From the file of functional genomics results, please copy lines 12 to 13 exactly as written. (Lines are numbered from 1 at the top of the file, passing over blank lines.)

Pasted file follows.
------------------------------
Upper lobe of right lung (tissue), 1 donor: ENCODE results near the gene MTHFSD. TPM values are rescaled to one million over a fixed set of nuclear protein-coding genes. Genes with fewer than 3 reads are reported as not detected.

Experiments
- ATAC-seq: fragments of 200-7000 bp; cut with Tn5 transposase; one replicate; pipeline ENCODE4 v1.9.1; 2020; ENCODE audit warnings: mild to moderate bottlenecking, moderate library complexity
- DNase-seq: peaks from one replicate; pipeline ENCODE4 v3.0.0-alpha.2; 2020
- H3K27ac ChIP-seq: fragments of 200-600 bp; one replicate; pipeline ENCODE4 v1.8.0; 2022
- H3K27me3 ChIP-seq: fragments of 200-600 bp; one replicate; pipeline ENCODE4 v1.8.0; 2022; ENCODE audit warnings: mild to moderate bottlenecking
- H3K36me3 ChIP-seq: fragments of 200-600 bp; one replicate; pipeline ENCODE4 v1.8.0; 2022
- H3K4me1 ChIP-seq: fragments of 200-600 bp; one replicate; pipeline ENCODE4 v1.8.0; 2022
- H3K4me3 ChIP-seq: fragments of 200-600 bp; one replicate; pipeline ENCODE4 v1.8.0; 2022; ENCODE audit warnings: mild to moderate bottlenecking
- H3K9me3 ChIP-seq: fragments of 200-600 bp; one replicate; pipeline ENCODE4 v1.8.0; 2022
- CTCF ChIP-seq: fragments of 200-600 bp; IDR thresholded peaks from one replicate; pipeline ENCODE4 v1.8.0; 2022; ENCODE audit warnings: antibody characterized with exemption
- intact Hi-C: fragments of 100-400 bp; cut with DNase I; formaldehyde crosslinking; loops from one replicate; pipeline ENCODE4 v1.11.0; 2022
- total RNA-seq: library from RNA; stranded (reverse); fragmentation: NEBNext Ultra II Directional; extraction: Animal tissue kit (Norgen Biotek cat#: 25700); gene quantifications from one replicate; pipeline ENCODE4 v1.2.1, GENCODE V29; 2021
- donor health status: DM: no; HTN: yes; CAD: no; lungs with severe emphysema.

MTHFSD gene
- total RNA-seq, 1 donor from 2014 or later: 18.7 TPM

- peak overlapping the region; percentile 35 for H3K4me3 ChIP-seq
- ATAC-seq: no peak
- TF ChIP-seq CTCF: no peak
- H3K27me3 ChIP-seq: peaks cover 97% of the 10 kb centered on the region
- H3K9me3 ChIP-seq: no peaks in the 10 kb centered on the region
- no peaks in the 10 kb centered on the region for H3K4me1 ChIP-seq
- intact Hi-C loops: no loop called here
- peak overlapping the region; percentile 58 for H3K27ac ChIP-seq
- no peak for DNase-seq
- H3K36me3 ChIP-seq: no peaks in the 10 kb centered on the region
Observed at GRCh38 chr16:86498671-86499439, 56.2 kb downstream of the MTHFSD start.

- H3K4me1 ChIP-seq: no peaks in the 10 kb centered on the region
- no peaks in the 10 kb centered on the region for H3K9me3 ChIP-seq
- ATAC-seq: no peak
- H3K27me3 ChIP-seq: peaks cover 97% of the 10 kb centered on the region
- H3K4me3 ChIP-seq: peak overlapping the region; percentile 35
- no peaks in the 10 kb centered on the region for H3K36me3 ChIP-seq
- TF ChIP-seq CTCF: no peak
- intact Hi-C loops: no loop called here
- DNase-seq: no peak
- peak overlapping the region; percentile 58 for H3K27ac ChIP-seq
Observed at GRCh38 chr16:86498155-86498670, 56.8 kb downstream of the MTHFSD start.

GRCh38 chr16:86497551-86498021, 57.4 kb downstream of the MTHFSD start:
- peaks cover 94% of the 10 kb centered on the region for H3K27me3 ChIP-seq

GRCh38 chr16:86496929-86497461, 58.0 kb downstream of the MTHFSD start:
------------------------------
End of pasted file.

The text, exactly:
- intact Hi-C: fragments of 100-400 bp; cut with DNase I; formaldehyde crosslinking; loops from one replicate; pipeline ENCODE4 v1.11.0; 2022
- total RNA-seq: library from RNA; stranded (reverse); fragmentation: NEBNext Ultra II Directional; extraction: Animal tissue kit (Norgen Biotek cat#: 25700); gene quantifications from one replicate; pipeline ENCODE4 v1.2.1, GENCODE V29; 2021